B–52 bombers pounded the Taliban front line north of Kabul today, blasting a Taliban field headquarters, directed in by US special forces on the ground.
Opposition fighters and awed villagers on the opposition–held side of the front estimated as many as 60 bombs fell by midday. Huge explosions sent plumes of smoke surging up from Taliban positions.
Fighters counted six runs by B–52 bombers, with each dropping 25 bombs in rapid carpet bombing on suspected Taliban positions. They appeared to be targeting positions both on the front line, including a Taliban–held village called Kharabogh, and deeper inside Taliban–held territory.
The bombardment appeared to be part of increased U.S. cooperation with the opposition northern alliance, which seeks to push through Taliban defenses before winter makes ground offensives more difficult. Fresh snow appeared today on the peaks surrounding the front at the Shomali Plain.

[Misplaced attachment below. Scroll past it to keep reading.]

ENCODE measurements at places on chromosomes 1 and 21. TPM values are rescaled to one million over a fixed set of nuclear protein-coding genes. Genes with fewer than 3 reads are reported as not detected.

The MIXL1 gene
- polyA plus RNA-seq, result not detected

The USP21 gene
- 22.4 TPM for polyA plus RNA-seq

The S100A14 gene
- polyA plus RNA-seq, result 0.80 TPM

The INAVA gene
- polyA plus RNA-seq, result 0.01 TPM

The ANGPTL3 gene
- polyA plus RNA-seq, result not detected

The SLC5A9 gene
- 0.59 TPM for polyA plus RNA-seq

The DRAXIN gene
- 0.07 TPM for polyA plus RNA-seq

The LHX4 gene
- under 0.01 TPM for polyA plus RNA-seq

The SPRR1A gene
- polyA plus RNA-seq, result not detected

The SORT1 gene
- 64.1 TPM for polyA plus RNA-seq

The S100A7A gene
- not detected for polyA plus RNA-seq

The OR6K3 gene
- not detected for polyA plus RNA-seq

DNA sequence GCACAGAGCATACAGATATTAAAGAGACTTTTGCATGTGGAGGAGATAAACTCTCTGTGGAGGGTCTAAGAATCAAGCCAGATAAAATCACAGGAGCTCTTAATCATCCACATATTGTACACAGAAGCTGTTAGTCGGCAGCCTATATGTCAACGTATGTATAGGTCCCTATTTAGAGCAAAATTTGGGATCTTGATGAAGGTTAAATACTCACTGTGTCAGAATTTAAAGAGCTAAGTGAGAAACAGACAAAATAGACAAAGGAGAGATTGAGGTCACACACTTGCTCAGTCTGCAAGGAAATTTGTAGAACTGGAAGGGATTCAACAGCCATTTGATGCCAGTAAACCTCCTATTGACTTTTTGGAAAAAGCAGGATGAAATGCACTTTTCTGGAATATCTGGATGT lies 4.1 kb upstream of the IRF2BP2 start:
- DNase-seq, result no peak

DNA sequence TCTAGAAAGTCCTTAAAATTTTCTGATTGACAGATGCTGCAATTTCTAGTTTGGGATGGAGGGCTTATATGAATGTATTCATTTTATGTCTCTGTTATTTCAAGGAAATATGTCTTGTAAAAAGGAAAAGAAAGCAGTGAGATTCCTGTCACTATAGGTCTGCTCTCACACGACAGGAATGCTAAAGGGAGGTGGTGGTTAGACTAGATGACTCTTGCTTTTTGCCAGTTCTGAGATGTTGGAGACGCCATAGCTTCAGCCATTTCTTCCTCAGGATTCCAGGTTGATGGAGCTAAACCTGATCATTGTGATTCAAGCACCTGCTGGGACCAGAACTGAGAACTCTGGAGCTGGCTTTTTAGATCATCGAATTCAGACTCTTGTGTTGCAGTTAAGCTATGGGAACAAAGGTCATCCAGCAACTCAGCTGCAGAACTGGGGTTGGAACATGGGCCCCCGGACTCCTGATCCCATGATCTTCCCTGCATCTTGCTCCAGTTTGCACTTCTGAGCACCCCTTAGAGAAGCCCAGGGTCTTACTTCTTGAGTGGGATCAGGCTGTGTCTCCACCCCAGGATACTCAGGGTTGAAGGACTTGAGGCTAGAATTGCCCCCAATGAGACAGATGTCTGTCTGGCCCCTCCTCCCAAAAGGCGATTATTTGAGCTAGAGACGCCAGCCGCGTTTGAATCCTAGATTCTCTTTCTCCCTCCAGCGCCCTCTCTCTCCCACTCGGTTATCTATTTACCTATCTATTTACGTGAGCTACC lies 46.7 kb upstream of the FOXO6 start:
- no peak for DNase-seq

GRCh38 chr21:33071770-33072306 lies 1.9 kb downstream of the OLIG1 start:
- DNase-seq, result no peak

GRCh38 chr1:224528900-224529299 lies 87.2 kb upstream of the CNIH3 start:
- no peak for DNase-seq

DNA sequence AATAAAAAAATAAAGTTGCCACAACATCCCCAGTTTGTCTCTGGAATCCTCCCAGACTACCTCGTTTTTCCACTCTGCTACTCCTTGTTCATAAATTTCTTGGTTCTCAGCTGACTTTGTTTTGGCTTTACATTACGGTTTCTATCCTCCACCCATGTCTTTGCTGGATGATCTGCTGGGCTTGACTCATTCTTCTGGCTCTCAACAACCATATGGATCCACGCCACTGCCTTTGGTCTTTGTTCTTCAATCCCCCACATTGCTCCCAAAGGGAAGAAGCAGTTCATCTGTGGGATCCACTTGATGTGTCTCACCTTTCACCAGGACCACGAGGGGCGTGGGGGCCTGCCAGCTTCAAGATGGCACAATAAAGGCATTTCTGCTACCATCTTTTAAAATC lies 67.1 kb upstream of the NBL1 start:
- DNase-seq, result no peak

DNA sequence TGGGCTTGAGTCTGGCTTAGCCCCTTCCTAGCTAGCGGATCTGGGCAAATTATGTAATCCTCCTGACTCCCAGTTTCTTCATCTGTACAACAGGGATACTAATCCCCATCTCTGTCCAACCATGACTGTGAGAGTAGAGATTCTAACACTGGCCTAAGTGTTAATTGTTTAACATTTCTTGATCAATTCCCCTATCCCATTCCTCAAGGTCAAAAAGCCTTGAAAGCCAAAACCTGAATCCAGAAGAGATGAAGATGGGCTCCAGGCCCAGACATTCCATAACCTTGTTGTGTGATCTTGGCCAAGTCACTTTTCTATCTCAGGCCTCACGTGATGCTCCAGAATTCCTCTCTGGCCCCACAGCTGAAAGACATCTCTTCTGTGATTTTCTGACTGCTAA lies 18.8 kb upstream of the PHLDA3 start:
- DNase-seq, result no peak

Across Taliban territory, other US strikes were reported overnight at the Taliban's southern headquarters city, Kandahar, and at front lines surrounding the Taliban's northern stronghold of Mazar–e–Sharif.
Between 100 and 200 US special forces are on the ground helping identify targets for warplanes and coordinating with the opposition
One huge bomb blasted the abandoned Qara Muheb village that opposition forces said the Taliban used as a field command centre.
US jets returned to attacks at the capital overnight for the first time since Sunday, striking the northern outskirts.
Afghanistan's opposition forces have moved more troops and artillery to the front. Heartened by the intensifying U.S. bombing, opposition fighters insist they are prepared to move on Kabul.Reuse content